Recent Posts

  • Animal Testing (with Dr. Katherine Roe & Dr. Emily Trunnell)

    We've all heard the arguments against animal testing: it's cruel, it's unethical. But you may not know the dirty truth: it doesn't even work most of the time. This week on Taboo Science, we dive deep into the animal testing controversy. We talk to researchers Katherine Roe and Emily Trunnell from PETA’s Science Advancement and Outreach Division about unethical experiments and flawed disease models. While scientists all over the world still rely on animal data, new technology like organs on chips and AI models offer a lot of promise. Tune in to hear what’s being done to end animal testing—and whether that’s really the best path forward. 

  • IQ / Intelligence (with Dr. Steven Piantadosi)

    The IQ test is supposed to be a measure of human intelligence. But is it? Today, we're joined by UC Berkeley professor Dr. Steven Piantadosi to understand why the diversity of human intellect can't be captured by a single number. We'll explore the history of IQ, from its innocent beginnings in French schools to its dark role in the eugenics movement. We'll understand why IQ testing is fallible, thanks to rising scores, the effects of motivation, and cultural bias, and learn about a test in the 1970s that was designed to flip that bias upside down. Go full galaxy brain and tune in to hear why IQ isn't all it's cracked up to be.

  • Climate Anxiety (with Dr. Thomas Doherty)

    Avoiding climate news? Do thoughts of the apocalypse keep you up at night? Feeling guilty about unsustainable habits? With climate change becoming a stark reality, more and more of us are grappling with anxiety over our planet's environmental crisis. Today, environmental psychologist Thomas Doherty sheds light on the emerging field of climate-conscious therapy — a response to this very real mental health impact. He explains how therapists are equipping themselves to counsel those struggling with climate anxiety, and how people can restructure their 'pyramid of issues' to create healthier coping mechanisms that will help them navigate these challenging times. You’ll hear about the three-pronged mental health impact of climate change: the direct disaster effects, far-reaching social implications, and the indirect repercussions. You’ll also learn strategies to help you express your environmental values and narratives so you can feel more empowered to get out there and do something.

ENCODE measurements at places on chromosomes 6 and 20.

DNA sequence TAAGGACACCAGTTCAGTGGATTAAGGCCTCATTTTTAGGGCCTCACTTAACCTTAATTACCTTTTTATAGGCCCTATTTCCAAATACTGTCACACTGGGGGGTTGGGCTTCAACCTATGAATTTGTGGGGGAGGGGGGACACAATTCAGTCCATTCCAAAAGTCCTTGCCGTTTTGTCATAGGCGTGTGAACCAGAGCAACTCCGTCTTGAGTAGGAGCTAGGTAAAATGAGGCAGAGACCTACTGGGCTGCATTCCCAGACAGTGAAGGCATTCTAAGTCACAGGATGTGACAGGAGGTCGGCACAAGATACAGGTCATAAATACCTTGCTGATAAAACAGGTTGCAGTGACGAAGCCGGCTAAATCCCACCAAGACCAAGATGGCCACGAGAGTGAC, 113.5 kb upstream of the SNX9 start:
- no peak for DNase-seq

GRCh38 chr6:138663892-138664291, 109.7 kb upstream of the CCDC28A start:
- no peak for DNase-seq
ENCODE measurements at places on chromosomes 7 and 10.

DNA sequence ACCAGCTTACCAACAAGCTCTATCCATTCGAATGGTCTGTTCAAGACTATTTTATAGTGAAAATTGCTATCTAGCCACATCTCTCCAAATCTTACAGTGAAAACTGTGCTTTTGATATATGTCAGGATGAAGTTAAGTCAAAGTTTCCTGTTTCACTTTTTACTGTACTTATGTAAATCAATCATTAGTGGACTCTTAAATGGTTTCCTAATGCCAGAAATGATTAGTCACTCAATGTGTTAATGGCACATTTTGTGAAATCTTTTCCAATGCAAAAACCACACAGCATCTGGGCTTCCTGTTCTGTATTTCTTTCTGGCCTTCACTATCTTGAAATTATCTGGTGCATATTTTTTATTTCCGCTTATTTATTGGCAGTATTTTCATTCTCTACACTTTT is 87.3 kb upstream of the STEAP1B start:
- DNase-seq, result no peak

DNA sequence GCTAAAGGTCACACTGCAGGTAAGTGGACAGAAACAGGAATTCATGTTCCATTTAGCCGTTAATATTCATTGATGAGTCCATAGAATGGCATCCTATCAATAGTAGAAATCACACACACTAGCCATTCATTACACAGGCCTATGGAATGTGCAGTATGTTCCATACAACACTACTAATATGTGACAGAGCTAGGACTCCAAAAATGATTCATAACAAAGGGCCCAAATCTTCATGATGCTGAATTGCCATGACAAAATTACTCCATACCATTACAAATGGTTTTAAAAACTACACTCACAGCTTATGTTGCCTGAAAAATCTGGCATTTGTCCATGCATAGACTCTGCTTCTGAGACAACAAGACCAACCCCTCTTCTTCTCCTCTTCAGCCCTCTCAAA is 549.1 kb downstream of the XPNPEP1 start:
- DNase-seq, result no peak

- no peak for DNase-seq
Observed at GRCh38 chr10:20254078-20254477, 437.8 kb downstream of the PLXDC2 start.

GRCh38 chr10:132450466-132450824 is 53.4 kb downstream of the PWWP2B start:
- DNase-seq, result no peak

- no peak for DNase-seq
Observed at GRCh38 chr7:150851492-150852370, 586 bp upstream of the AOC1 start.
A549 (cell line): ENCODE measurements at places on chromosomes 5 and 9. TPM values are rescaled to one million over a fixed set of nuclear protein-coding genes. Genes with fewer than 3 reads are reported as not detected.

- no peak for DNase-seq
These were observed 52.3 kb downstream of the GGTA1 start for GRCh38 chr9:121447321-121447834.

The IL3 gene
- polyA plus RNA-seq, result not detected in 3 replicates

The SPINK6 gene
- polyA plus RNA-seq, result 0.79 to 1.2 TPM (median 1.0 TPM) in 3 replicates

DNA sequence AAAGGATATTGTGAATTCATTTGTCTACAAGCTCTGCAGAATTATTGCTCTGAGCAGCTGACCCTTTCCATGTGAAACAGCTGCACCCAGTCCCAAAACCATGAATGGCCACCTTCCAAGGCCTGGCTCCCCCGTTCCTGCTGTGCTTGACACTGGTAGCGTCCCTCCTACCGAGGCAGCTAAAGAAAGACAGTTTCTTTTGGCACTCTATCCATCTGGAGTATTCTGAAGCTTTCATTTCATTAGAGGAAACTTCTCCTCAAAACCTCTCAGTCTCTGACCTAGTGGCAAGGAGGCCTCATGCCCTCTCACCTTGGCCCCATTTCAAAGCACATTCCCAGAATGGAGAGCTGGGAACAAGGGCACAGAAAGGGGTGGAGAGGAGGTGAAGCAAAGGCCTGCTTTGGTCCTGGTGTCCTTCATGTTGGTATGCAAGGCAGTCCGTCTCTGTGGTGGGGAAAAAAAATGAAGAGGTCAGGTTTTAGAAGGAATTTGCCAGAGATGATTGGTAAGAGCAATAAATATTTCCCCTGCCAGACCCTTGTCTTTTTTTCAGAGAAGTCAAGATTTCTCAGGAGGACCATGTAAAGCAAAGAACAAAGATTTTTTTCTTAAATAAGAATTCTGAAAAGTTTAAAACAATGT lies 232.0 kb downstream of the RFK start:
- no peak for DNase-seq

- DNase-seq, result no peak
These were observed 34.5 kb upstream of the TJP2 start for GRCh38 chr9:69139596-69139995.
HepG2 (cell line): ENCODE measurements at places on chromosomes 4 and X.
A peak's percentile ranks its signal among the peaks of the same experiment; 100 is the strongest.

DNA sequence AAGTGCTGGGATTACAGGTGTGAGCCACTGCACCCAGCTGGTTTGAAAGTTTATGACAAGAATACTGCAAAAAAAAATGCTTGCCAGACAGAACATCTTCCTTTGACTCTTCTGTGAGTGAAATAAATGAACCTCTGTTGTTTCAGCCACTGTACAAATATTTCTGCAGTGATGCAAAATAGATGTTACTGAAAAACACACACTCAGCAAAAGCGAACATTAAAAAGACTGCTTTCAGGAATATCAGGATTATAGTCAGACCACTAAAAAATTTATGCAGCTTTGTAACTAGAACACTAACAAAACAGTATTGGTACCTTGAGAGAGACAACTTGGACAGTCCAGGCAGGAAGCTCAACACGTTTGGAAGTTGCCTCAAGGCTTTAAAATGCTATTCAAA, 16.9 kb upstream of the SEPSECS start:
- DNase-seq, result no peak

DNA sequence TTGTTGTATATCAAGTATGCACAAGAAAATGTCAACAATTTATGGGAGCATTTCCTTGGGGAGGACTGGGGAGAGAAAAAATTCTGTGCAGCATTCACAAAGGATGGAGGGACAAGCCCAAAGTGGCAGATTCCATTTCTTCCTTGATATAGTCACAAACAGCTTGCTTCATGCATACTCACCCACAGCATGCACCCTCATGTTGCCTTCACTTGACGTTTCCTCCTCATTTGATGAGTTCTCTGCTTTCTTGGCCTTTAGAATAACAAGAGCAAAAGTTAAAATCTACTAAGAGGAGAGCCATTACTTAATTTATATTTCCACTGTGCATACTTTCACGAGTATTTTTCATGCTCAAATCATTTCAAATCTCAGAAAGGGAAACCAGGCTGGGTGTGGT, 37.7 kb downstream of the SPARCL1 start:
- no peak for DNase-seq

• Remastered: Depression (with Dr. Gerard Sanacora)

    How much do we really know about depression? In this remastered episode, Gerard Sanacora, director of the Yale Depression Research Program and Co-director of the Yale Interventional Psychiatry Service, reveals that even doctors don't fully get the biological roots behind depression's mix of mental and physical woes. But that doesn't mean we don't have effective treatments — and those treatments are only getting better. For example, ketamine and psilocybin are being studied as unconventional treatments to reshape depressed brains. Tune in to learn how medicine moves forward in understanding this serious condition, even when the science isn't clear.

  • Menstruation (with Dr. Kate Clancy)